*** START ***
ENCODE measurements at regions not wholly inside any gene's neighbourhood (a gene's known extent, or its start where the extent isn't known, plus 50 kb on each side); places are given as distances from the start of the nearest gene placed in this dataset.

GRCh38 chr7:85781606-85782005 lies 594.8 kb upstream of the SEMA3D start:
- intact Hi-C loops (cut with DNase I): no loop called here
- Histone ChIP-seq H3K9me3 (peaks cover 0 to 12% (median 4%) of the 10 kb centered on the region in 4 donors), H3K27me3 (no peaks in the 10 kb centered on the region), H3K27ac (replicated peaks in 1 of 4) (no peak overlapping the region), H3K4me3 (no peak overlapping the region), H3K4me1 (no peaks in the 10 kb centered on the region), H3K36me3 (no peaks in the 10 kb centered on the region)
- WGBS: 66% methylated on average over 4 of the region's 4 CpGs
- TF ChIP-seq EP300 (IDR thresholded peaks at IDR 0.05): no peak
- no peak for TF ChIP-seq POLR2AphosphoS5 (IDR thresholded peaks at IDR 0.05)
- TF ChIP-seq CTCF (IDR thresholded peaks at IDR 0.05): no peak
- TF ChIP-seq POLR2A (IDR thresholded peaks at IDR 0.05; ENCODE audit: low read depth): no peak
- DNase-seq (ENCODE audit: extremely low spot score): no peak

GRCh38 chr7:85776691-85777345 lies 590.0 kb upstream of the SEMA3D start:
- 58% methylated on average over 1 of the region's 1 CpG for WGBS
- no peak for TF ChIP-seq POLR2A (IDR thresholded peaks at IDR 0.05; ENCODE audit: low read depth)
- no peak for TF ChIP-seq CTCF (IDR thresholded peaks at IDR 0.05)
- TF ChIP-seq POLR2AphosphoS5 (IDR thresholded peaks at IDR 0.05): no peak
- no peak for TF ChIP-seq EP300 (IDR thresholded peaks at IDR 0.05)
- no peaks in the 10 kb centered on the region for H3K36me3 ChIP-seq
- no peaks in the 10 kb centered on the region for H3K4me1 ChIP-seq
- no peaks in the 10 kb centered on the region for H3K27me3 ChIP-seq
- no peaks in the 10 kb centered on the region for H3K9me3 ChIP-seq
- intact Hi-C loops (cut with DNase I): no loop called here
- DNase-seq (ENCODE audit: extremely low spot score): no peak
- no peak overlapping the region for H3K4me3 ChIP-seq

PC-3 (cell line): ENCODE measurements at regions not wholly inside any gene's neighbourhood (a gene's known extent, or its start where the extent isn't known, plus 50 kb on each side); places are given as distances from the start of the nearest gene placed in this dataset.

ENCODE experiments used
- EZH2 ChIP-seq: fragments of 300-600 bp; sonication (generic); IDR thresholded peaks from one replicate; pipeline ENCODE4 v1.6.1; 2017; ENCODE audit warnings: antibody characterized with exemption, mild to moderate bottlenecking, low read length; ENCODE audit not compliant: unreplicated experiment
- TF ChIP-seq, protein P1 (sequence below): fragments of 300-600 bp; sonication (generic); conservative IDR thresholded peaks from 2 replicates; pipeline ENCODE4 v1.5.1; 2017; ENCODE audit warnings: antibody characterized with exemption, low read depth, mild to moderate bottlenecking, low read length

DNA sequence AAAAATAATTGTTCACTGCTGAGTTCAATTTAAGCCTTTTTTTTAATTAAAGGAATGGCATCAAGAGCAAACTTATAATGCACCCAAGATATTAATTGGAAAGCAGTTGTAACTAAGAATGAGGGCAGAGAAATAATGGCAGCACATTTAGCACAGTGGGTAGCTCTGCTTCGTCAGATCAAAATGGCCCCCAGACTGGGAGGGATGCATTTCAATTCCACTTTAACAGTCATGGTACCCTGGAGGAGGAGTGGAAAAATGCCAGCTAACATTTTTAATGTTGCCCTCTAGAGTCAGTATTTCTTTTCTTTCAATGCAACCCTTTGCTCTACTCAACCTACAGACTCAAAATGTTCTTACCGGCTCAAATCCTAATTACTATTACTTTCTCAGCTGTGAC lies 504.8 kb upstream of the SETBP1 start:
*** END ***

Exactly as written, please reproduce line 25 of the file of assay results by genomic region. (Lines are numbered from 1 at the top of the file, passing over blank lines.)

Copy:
ENCODE experiments used